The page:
Their presence in Rashis on Parshat VaYaQHayL Volume 9, Number 6
Used in the monthly Rashi-is-Simple and the Daily Rashi.
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The goal of this Weekly Rashi Digest is to use the weekly Torah portion to expose students at all levels to the ten major methods of commentary used by Rashi. It is hoped that continual weekly exposure to these ten major methods will enable students of all levels to acquire a familiarity and facility with the major exegetical methods.
Verse Ex38-08b discussing the copper mirrors donated to the Temple states And he made the laver of brass, and the base thereof of brass, of the mirrors of the organized women that did organize at the door of the tent of meeting. Rashi clarifies the underlined words organize by referencing verse Ex35-22 which states And the men came after the women; all who were willing hearted, and brought bracelets, and ear rings, and rings, and bracelets, all jewels of gold; and every man who offered offered an offering of gold to the Lord. Hence the Rashi comment: [The women came first] The women organized into groups from each tribe with each woman donating specific items so that as a whole the women provided a large percentage of temple items.
When Rashi uses, what we may losely call, the hononym method, Rashi does not explain new meaning but rather shows an underlying unity in disparate meanings. Rashi will frequently do this by showing an underlying unity in the varied meanings of a Biblical root.
In my article Peshat and Derash found on the world wide web at http://www.Rashiyomi.com/rashi.pdf. I advocate enriching the Rashi explanation using a technique of parallel nifty translations in modern English. Today's examples show this.
Today we illustrate with the Biblical root Tzade-Lamed-Aleph. This root is traditionally translated as army. We think a better translation is affiliations. According to the dictionary the word affiliation is closely related to nuances of organization. This pair - affiliation / organization will be used in the translations we present below of some typical verses.
Advanced Rashi: Returning to Ex38-08b we would translate this using the other verse alluded to above: ..he made the basin of copper ...from the mirrors of the affiliated women who affiliated at the door of the temple for the purpose of giving donations. As remarked earlier we will visit this verse in the following rules: other verses, meaning, and formatting.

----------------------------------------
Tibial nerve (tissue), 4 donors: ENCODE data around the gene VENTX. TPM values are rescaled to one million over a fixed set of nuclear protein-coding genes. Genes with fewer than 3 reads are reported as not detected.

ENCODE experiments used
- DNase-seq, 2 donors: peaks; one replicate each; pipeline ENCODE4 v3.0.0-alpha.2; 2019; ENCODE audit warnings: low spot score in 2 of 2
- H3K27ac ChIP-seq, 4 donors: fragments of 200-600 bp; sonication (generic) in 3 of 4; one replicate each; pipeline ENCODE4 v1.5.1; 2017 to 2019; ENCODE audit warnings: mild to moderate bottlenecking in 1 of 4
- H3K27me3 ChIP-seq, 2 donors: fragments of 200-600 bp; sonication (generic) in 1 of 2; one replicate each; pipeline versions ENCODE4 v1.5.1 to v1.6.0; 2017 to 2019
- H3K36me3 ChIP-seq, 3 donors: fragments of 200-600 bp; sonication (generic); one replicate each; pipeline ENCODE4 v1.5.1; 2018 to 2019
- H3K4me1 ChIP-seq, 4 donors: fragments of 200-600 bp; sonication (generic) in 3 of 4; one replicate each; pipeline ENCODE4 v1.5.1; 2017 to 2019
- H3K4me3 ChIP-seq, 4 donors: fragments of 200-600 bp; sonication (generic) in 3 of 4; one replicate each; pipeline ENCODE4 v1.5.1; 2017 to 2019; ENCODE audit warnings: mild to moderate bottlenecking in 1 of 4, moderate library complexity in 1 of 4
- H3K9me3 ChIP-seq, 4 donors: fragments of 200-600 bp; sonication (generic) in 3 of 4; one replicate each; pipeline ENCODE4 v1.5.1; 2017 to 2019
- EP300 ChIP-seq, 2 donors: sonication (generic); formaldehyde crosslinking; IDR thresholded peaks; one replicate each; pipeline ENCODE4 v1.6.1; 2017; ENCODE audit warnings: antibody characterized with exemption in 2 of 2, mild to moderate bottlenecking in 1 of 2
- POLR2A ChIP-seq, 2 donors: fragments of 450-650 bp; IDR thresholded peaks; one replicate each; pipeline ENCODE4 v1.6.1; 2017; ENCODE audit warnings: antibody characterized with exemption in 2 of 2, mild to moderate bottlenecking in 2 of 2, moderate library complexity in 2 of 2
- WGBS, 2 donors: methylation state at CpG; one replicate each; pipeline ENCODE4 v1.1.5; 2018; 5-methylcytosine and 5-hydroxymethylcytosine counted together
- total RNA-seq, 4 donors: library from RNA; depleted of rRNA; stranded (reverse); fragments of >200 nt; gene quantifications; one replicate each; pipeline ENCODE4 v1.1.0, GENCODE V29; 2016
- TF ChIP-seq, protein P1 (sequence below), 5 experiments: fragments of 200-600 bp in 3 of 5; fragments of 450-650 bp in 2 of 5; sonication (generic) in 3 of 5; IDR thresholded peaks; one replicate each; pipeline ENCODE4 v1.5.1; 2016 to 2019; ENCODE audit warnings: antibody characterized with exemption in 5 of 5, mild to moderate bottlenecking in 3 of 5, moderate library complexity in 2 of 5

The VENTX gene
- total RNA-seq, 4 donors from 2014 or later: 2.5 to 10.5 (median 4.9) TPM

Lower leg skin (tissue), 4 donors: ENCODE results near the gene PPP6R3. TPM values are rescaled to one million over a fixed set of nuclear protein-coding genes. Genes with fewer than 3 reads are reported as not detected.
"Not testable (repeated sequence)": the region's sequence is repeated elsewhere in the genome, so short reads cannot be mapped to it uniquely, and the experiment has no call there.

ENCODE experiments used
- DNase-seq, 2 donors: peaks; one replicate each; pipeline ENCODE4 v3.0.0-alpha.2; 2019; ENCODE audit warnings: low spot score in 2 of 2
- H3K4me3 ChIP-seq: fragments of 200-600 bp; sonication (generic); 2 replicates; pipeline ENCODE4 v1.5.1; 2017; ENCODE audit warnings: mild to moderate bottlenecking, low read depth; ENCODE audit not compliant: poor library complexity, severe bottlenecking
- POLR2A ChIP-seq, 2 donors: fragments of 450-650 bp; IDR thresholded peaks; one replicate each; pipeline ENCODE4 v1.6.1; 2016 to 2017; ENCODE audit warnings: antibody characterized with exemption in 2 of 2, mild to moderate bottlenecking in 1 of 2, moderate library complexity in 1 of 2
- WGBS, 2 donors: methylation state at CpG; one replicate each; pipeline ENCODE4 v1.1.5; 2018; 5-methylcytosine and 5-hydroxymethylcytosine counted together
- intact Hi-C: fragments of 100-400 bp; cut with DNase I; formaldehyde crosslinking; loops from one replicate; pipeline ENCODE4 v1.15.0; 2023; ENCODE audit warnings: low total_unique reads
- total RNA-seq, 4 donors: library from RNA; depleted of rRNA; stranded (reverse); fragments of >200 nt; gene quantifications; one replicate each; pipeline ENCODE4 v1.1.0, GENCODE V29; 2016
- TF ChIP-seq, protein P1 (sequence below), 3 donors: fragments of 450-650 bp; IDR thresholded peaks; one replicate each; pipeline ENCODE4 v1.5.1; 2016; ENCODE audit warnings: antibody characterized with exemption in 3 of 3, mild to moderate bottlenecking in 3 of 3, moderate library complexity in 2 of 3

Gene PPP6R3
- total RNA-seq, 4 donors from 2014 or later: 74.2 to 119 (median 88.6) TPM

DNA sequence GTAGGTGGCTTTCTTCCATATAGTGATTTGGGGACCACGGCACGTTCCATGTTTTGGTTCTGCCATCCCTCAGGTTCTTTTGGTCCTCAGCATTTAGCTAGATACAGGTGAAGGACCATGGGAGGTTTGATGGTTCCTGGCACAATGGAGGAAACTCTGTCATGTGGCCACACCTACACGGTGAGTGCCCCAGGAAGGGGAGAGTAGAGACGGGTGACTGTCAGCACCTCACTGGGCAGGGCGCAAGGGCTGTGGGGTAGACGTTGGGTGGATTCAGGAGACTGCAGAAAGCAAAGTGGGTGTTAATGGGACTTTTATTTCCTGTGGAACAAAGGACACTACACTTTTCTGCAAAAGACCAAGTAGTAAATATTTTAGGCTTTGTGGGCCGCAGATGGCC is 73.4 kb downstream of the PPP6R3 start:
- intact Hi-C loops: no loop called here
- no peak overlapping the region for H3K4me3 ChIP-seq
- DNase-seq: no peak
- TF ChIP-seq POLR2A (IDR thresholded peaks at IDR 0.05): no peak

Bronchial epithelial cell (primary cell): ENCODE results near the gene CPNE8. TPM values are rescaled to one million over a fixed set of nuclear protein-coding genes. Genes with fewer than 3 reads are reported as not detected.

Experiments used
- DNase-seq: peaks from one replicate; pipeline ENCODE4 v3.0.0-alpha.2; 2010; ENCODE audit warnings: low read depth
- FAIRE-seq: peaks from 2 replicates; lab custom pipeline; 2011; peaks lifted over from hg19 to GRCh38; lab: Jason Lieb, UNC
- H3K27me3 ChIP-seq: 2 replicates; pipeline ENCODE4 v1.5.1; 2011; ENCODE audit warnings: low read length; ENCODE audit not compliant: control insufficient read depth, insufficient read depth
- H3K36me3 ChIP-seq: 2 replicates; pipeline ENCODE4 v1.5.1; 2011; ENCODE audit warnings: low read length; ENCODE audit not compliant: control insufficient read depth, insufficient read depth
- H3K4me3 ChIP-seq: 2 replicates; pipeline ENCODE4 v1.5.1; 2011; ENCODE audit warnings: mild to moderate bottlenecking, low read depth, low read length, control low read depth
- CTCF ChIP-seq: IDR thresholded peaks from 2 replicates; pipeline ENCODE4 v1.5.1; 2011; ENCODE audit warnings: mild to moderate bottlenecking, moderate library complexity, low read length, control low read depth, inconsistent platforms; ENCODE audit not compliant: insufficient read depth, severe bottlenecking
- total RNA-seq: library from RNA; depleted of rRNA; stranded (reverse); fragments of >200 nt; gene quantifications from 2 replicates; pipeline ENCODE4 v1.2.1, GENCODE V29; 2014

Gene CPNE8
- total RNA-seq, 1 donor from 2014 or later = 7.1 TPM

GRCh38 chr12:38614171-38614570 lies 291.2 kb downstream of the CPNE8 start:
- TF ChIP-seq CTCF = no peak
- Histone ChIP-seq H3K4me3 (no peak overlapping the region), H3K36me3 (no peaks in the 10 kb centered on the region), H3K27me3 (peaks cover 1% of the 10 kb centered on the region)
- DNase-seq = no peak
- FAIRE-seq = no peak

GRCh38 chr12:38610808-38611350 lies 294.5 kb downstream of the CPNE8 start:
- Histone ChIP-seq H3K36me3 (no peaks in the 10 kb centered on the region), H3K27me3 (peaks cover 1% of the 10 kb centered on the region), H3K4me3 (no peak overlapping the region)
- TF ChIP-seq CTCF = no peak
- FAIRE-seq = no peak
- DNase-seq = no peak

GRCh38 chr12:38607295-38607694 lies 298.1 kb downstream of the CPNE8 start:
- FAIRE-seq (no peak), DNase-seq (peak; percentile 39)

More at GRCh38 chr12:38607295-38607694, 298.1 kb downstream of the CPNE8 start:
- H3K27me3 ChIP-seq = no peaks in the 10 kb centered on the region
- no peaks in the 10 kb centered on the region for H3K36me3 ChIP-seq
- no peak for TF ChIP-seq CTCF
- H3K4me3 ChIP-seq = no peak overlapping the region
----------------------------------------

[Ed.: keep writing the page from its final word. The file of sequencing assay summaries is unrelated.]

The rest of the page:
Most people are aware that Hebrew verbs come from three-letter roots. Each root is conjugated in the 7 dimensions of person, gender,plurality, tense, activity, modality, and direct-object. For example the root Shin Mem Resh means to watch. The conjugations Shin-Mem-Resh-Tauv-Yud and Nun-Shin-Mem-Resh-Nun-Vav mean I watched and we were watched respectively.
The rules for Hebrew grammar are carefully described in many modern books and are well known. Rashi will sometimes comment when a verse is using a rare conjugation of an odd grammatical form.
When presenting grammatical Rashis my favorite reference is the appendix in volume 5 of the Ibn Shoshan dictionary. This very short appendix lists most conjugations.
Verse Ex36-07b discussing the craftsmanship donations for the temple states For the craftsmanship they had was sufficient for construction of all the temple crafting, and to leave over. Rashi comments on the Hebrew word Vav Hey Vav Tauv Resh corresponding to the underlined word to leave over: The Biblical root Yud-Tauv-Resh means extra. The causative infinitive form of this verb changes the Yud to a Vav and adds a Hey to indicate the causative: Hey-Vav-Tauv-Resh. Hence the translation of the causative infinitive to leave over.
The reader can confirm this in Table 5 of the Ibn Shoshan dictionary which discusses the Yud-2-3 root form.
The table below presents presents two contradictory verses. Both verses talk about the temple construction. The underlined words highlight the contradiction. One verse says ...the wise men constructed the temple while the other verse says ... Bezalel constructed.... Which is it? Did Bezalel construct the Temple or did the staff of wise people construct it? Rashi simply resolves this using the 2 aspects method: Bezalel was the manager of Temple construction The crafstmen were the staff of Temple construction. Managers obtain credit for the entire project since by overseeing the project they enable others to do its work.